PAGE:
B.S. Electrical Engineering, University of Washington, Seattle
B.S. Materials Science and Engineering, University of Washington, Seattle
M.S. Materials Science and Engineering, University of Washington, Seattle
M.S. Electrical Engineering, Stanford University
About William’s research on Energy Efficient AI Enabled by Emerging Spintronic Memories:
The ever-growing computational demands of today’s artificial intelligence (AI) applications have necessitated cross-layer innovation across the computing stack, ranging from algorithms to devices. Today’s mainstream AI applications rely heavily on application-specific architectures which consist of high throughput multiply-accumulate units fed by operands fetched from off-chip memories (generally DRAM today). While interference-based AI applications have begun to percolate into consumer devices, edge-based training remains challenging due to the extreme computational and memory demands that such applications impose on system design. Adding to that, increasing concerns regarding data privacy and security coupled with the need to deploy applications in environments with unreliable access to the cloud has motivated the need for edge-based, energy-efficient AI hardware. My research focuses on leveraging the unique properties of emerging spintronic memories to enable the next generation of energy-efficient, edge-based AI hardware. We hope to utilize a cross-layer approach, ranging from algorithms to devices, in order to architect AI-enabled systems that can operate in environments with limited cloud connectivity and power budgets, while simultaneously addressing data-privacy concerns.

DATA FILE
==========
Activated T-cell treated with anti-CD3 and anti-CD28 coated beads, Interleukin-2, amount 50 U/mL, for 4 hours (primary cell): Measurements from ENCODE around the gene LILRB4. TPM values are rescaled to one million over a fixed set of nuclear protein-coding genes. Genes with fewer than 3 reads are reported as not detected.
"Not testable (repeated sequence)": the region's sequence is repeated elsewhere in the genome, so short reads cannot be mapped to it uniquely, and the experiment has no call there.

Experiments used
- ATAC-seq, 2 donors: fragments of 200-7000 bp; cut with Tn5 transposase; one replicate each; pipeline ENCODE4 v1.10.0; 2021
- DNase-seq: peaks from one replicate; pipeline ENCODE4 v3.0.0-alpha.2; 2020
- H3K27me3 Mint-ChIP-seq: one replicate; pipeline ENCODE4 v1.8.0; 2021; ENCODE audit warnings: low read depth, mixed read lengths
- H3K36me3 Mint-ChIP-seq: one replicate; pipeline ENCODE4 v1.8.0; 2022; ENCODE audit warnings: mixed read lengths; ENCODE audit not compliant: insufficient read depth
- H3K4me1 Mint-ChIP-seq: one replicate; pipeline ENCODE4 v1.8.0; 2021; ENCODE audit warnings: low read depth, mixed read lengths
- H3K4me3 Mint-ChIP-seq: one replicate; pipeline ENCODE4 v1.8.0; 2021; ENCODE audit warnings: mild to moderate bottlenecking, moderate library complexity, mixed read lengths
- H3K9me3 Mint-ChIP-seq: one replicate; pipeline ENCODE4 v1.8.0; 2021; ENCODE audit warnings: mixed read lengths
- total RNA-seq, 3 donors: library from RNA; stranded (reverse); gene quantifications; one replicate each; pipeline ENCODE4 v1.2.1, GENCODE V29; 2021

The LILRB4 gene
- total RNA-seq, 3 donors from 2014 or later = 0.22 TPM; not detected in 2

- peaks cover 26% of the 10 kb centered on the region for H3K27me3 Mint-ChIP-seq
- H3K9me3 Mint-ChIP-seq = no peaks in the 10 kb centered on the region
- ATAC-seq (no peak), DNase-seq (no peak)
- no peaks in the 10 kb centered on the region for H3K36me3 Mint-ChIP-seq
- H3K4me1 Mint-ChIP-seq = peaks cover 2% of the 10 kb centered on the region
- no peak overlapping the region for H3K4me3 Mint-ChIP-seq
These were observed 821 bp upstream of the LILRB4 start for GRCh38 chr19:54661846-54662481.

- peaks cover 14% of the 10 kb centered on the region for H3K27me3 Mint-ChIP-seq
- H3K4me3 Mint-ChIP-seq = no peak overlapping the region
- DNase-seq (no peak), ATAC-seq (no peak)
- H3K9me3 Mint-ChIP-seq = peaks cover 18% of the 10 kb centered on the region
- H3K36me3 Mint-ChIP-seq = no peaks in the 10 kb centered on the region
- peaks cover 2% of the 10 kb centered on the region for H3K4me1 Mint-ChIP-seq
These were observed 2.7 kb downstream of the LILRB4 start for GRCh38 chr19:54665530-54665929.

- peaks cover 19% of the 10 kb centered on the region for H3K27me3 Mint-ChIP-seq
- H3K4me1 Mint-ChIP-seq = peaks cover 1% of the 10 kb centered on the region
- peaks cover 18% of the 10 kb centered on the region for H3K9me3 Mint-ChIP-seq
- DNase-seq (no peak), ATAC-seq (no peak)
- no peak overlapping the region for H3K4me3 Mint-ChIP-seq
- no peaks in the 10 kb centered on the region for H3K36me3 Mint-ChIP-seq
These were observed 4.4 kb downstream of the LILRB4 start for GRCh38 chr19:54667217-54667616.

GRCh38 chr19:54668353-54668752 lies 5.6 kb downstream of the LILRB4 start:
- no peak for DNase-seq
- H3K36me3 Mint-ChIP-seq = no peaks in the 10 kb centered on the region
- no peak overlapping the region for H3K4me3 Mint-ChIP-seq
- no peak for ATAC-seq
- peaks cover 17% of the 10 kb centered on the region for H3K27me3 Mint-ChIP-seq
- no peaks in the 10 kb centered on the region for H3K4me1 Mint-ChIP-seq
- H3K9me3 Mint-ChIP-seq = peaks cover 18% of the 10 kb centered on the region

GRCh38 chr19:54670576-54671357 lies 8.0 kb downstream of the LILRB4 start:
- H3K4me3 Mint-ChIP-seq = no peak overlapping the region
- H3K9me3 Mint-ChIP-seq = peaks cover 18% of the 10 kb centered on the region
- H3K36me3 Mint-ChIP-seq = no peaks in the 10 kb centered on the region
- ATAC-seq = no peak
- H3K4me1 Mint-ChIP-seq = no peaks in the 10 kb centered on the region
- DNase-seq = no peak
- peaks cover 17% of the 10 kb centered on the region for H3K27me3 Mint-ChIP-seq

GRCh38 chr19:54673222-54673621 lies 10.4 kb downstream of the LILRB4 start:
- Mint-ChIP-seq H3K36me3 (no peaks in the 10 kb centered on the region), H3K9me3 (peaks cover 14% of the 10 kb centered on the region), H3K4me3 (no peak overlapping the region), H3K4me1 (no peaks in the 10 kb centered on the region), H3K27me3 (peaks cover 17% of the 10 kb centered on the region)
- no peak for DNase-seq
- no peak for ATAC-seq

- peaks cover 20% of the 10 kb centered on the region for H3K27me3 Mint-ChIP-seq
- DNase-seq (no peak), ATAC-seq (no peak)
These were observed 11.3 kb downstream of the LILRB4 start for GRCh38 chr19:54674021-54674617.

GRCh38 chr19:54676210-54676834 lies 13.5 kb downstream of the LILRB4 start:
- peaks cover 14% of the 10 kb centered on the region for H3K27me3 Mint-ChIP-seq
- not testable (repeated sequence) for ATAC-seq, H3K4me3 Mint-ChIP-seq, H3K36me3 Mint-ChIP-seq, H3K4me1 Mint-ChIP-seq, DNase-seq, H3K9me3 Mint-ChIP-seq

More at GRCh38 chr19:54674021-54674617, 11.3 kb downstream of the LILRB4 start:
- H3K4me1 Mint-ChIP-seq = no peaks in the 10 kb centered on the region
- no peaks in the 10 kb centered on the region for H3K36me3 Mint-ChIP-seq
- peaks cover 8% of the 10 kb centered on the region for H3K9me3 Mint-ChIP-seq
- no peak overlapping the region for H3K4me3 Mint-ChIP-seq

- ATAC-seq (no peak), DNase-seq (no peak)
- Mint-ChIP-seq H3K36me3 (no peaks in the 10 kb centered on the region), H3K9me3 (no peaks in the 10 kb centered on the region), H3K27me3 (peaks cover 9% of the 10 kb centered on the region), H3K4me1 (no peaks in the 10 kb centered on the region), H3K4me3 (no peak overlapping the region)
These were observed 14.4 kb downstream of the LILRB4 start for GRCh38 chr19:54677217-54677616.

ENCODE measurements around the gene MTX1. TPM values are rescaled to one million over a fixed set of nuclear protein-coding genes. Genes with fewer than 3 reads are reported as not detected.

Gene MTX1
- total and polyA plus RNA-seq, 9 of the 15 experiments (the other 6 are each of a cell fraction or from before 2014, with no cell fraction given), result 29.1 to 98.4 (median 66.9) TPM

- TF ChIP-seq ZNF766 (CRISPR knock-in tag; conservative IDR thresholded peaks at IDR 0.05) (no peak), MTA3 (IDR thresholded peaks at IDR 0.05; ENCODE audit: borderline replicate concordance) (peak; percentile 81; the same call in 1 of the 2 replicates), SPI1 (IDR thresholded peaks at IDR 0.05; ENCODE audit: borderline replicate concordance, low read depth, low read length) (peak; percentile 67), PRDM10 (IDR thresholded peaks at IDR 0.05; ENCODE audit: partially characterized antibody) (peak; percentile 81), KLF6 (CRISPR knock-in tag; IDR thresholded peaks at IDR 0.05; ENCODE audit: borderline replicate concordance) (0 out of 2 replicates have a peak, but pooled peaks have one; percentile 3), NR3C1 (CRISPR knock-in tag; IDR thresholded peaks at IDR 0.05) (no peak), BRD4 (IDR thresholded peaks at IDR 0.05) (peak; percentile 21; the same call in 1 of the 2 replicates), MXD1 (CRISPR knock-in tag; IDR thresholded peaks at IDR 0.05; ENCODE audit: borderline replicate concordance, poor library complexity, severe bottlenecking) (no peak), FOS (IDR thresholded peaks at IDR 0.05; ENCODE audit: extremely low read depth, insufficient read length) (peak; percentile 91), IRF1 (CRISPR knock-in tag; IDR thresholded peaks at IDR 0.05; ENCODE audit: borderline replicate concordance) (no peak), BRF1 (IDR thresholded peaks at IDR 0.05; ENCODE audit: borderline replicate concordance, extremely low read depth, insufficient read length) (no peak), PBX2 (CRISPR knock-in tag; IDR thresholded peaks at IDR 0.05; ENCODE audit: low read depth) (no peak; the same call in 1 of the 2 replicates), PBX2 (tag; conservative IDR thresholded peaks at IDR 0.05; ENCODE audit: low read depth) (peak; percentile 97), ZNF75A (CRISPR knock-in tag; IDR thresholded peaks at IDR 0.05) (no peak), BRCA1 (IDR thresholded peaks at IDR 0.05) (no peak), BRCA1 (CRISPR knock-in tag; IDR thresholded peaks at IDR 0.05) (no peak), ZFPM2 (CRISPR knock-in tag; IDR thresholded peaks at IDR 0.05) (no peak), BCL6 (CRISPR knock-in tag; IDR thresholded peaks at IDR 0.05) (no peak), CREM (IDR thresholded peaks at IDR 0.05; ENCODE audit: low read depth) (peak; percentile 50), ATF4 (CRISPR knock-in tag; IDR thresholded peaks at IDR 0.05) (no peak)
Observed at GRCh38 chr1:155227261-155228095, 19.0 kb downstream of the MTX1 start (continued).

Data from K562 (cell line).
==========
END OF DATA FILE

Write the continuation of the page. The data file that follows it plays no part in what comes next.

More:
Congratulations to Neeraja Ravi for successfully defending her dissertation on Developing a Giant Magnetoresistive (GMR)-based Assay for Quantification of the Human Immune Response to Influenza Infection and Vaccination. Her PhD degree is awarded in Bioengineering. Our best wishes to Neeraja in her new position as bioinformatics scientist at Personalis!